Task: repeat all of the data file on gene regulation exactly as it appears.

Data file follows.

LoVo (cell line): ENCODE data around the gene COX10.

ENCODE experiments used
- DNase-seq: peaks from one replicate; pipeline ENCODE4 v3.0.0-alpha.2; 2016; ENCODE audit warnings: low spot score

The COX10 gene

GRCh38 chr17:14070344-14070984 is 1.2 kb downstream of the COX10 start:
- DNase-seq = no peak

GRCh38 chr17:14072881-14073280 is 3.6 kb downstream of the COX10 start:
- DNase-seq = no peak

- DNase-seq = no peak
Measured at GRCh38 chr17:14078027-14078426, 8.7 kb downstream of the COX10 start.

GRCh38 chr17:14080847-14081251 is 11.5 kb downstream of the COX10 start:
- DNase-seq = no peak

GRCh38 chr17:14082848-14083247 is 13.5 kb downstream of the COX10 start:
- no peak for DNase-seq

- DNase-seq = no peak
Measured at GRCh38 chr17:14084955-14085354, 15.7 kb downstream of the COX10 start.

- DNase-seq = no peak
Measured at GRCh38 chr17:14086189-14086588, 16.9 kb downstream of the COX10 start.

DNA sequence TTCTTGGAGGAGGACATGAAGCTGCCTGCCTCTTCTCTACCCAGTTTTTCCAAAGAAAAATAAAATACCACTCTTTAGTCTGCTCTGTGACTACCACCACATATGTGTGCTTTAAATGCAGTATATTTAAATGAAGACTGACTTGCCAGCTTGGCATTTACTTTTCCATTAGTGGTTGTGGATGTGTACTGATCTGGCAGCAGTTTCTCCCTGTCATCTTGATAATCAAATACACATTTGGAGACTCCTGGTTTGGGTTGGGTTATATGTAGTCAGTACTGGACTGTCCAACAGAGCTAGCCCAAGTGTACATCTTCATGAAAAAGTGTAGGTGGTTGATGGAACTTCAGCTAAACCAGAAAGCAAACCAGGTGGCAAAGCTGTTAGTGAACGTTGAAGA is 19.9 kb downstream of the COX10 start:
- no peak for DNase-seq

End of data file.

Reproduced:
LoVo (cell line): ENCODE data around the gene COX10.

ENCODE experiments used
- DNase-seq: peaks from one replicate; pipeline ENCODE4 v3.0.0-alpha.2; 2016; ENCODE audit warnings: low spot score

The COX10 gene

GRCh38 chr17:14070344-14070984 is 1.2 kb downstream of the COX10 start:
- DNase-seq = no peak

GRCh38 chr17:14072881-14073280 is 3.6 kb downstream of the COX10 start:
- DNase-seq = no peak

- DNase-seq = no peak
Measured at GRCh38 chr17:14078027-14078426, 8.7 kb downstream of the COX10 start.

GRCh38 chr17:14080847-14081251 is 11.5 kb downstream of the COX10 start:
- DNase-seq = no peak

GRCh38 chr17:14082848-14083247 is 13.5 kb downstream of the COX10 start:
- no peak for DNase-seq

- DNase-seq = no peak
Measured at GRCh38 chr17:14084955-14085354, 15.7 kb downstream of the COX10 start.

- DNase-seq = no peak
Measured at GRCh38 chr17:14086189-14086588, 16.9 kb downstream of the COX10 start.

DNA sequence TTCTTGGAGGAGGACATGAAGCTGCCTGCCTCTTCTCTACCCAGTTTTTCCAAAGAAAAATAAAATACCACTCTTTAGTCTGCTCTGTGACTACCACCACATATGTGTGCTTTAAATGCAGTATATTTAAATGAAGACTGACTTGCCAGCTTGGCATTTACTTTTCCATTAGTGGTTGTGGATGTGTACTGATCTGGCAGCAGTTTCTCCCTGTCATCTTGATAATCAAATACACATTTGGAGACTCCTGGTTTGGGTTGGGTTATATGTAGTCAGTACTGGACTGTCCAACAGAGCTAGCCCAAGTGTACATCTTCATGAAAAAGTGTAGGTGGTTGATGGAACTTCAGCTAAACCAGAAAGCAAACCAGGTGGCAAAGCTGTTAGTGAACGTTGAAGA is 19.9 kb downstream of the COX10 start:
- no peak for DNase-seq